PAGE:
hadoop jar  <full path of jar with jar name>  <full package name of the Hadoop Driver Class>  < full path of hdfs input directory>  < full path of hdfs output directory>

hadoop jar  /home/training/use-case/source-code/salarycalculator.jar  -files  /home/training/use-case/reference/location.txt  /userdata/bejoy/input  /userdata/bejoy/output
Note:  -files option is used if our MR program is referring to other reference files for processing of input files

hadoop jar  /home/training/use-case/source-code/salarycalculator.jar  -files  /home/training/use-case/reference/location.txt  -D mapred.reduce.tasks=17  /userdata/bejoy/input  /userdata/bejoy/output
Note:  -D mapred.reduce.tasks is used to specify the no of reducers we’d be using to run our MR job. (the no of output files is same as that of the no of reducers used in running your job)

9.       If you get a log of the below mentioned format in your terminal proceed to step 8 else trouble shoot the error in your MR code and re run the same
10/07/23 03:51:17 INFO mapred.FileInputFormat: Total input paths to process : 2
10/07/23 03:51:18 INFO mapred.JobClient: Running job: job_201007230305_0001
10/07/23 03:51:19 INFO mapred.JobClient:  map 0% reduce 0%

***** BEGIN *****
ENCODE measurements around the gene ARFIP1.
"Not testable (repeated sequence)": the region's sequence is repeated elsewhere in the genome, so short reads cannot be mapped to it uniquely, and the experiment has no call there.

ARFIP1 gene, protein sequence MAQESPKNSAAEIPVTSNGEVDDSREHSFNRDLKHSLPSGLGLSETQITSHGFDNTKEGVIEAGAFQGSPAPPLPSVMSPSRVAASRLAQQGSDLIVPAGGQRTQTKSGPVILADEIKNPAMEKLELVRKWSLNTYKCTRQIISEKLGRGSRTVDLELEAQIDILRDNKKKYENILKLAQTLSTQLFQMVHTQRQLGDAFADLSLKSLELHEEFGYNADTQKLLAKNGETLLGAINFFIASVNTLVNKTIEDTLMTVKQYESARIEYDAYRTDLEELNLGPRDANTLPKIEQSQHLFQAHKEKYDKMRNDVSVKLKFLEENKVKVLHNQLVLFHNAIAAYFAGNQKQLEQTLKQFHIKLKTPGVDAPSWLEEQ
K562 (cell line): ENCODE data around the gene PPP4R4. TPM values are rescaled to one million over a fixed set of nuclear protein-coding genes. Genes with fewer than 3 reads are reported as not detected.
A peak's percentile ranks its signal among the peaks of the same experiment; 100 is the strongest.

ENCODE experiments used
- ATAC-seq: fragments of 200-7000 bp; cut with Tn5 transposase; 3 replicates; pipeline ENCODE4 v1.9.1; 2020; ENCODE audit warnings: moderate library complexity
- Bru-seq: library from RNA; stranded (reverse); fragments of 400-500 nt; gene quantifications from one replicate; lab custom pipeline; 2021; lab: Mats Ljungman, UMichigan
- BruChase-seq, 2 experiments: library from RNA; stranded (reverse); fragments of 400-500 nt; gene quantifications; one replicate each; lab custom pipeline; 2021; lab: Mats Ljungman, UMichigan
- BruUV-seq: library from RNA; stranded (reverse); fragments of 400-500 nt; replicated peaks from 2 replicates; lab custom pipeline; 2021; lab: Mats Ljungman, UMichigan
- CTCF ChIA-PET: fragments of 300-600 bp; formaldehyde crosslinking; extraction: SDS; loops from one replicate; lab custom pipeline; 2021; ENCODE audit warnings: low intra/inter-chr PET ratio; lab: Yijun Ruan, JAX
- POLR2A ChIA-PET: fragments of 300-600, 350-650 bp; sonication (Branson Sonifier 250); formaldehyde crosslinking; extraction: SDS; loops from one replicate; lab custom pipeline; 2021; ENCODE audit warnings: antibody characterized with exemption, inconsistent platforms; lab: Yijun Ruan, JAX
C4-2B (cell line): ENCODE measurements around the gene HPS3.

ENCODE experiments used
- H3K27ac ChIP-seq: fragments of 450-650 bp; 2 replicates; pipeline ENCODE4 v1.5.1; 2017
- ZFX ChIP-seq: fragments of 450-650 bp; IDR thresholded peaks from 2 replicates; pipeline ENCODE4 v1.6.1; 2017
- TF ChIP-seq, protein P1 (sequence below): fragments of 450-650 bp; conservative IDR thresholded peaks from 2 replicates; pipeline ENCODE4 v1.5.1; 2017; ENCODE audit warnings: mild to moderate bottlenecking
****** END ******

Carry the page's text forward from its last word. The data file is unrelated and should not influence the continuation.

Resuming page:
10/07/23 03:51:33 INFO mapred.JobClient:  map 100% reduce 0%
10/07/23 03:51:42 INFO mapred.JobClient:  map 100% reduce 100%
10/07/23 03:51:44 INFO mapred.JobClient: Job complete: job_201007230305_0001
10/07/23 03:51:44 INFO mapred.JobClient: Counters: 18
 Note: this format of log ensures that the MR program ran successfully

10.   Copy the contents of hdfs output directory  to local linux file system
Command Syntax:
hadoop fs –copyFromLocal   <source directory in hdfs>  <destination directory in local linux file system >
hadoop  fs  –copyToLocal  /userdata/bejoy/output  /home/training/use-case/

11.   Open the corresponding directory in your local linux pc and verify the output
(ouput file name would be part-00000.txt)
Here my directory path in local linux pc would be
Home -> training -> use-case -> output

NOTE : Step 10 and 11 is needed only if you need the output file to be put into LFS and the to be transferred to another location or make it accessible foe other applications.
To view the file alone we can use the cat command in hdfs
hadoop fs –cat  <full path of the file in hdfs>

To list the contents of a directory in hdfs we have to use
hadoop fs –ls <full path of the directory in hdfs>